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Full Test: Mercedes E43 AMG is all lightning, no thunder

The last time Mercedes-Benz had a six-cylinder E-Class AMG there were no smartphones, Messi was still living in Argentina and the internet made a strange sound before allowing you to access a few bites of it. That was 1995.

In 2017 we have E43 AMG: 3-litres of twin-turbocharged V6 pulling along the lounge-on-wheels that is the current E-Class. It’s potentially a rather conflicted car, powered by an engine the size and formation you’d never imagine should apply to any E-Class assembled in Affalterbach.

Although its configuration might be odd for an E-Class AMG, with two cylinders less than you’d expect, the numbers aren’t unimpressive: 295kW, 520Nm and 0-100kph in 4.6 seconds. It’s that last statistic which is the telling one, this V6 E-Class AMG being very nearly as quick as the original 6.2-litre V8 E63 was. Without the booming piston-aircraft M156 engine sound, of course. Which is an issue. A significant one.

In many ways the 2018 E43 AMG is a superior, more liveable car than the E63. AMG’s V8 four-door is perhaps too fast, and similarly too loud, to ever reward in any environment other than a Kyalami track day or a mirage-inducing straight on the N14 between two nondescript towns in the Northern Cape. Attempt to start an E63 in any underground parking garage and there’s a choir of car alarms which trigger. Similarly, a sequence of ESP icons flash manically when you dart for a gap in traffic, applying three-quarter throttle in combination with half-a-lock of steering in E63. AMG’s V6 powered E-Class isn’t like that – at all.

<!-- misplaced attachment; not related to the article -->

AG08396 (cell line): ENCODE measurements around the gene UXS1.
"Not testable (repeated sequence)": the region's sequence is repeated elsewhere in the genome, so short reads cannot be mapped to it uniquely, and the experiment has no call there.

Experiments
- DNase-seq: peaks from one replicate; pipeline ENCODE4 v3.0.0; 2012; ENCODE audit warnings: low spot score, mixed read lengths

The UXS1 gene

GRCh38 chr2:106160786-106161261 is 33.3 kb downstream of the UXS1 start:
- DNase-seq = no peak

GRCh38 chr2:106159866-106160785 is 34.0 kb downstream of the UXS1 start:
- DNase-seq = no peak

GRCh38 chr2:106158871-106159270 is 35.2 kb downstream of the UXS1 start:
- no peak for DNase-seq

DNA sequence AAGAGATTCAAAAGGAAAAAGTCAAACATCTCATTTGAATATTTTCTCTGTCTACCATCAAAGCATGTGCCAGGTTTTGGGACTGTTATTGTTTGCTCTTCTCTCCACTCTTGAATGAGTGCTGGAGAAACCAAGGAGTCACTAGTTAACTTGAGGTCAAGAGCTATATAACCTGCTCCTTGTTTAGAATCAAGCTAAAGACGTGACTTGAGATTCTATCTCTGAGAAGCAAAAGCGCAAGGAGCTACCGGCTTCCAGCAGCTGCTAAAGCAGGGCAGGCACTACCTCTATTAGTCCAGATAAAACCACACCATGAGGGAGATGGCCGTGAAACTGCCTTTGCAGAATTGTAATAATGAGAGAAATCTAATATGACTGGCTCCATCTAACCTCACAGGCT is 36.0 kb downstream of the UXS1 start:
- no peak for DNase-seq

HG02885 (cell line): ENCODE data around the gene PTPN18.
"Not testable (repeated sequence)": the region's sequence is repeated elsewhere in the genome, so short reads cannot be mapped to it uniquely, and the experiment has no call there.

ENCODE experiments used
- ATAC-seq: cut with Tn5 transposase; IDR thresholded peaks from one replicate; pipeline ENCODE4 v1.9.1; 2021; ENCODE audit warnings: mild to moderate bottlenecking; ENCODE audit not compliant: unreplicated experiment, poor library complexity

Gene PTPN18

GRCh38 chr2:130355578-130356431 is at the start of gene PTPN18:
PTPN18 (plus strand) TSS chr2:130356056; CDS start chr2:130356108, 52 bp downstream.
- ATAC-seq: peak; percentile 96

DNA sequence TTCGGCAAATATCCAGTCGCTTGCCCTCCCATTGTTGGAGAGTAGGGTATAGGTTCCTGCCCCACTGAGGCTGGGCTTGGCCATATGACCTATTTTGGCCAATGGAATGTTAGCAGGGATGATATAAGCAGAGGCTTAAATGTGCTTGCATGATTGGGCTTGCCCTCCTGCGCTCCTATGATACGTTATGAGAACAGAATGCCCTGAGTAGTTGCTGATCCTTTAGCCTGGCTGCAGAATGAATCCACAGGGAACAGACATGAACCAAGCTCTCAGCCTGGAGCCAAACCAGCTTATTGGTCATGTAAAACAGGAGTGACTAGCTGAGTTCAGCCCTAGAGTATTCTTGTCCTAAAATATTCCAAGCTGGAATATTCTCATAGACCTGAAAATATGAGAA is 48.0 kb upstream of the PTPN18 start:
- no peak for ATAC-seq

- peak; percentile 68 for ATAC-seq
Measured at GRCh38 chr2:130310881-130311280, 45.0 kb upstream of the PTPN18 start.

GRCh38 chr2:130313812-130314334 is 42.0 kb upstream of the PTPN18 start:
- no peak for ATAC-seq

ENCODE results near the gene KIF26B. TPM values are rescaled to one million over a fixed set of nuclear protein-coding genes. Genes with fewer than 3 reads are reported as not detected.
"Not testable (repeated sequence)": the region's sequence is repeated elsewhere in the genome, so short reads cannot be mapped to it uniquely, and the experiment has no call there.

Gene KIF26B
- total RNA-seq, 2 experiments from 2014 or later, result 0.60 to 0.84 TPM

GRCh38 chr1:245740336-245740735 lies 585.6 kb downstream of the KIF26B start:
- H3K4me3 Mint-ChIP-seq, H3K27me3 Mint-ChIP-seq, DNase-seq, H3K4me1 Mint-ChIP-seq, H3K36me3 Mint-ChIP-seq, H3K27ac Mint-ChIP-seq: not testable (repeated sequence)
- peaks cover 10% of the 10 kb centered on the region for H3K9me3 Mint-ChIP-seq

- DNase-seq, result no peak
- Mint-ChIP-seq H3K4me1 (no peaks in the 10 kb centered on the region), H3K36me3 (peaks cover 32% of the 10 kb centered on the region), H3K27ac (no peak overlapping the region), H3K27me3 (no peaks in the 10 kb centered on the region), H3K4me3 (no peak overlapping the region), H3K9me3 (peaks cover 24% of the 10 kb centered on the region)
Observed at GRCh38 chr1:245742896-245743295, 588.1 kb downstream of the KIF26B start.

The nine-speed automatic transmission in the E43 AMG has a gear for every occasion and unlike most rivals, when selected to ‘manual-mode’ it will allow you to buffer E43 up against its rev-limiter without any intervention. AMG’s adaptation of the 4Matic drive system always charges 364 of those 520 peak output Newtons to the rear axle, which mean it is hardly a sterile all-wheel system – though there is no E63-type drift mode.

Wonderfully fast and uncannily agile for a car of its size, you can truly immersive yourself in placing E43 AMG accurately at speed, revelling in its abilities – without having to worry about that rear-axle being overpowered and forcing you to attempt catching a falling knife. The ride quality is astonishing too, Mercedes-Benz’s air-suspension an order of magnitude better than anything on offer in an A6, 5 Series or XF.

It’s not quite perfect, there are issues. The cabin is vast, comfortable and its sweep of TFT instrument digitisation is intuitive and legible even in harsh African sun, but there’s way too much plastic masquerading as premium metal inside E43. I’ve always imagined a proper German four-door Q-car should be stealthy with its styling and E43 is elegantly so, but a Q-car should also never be mute when revealing true ability.

In South Africa AMG has conquered the market with cars that sound like nuclear powered pop-corn makers. Despite its brilliantly balanced portfolio of performance, E43’s exhaust note is just too Nutribullet to be a true AMG.

  • Price (as tested) R1 165 800
  • 2996cc 6-cyl, twin-turbo, AWD, 295kW, 520Nm
  • 8.2l/100km, 192g/km
  • 0-100km/h 4.6secs, 250km/h
  • 1840kg
  • Tester’s notes:
  • E43 versus E63 is classic Cayman/911 conundrum, the cheaper car being better nearly everywhere, but lacking that true sense of occasion.
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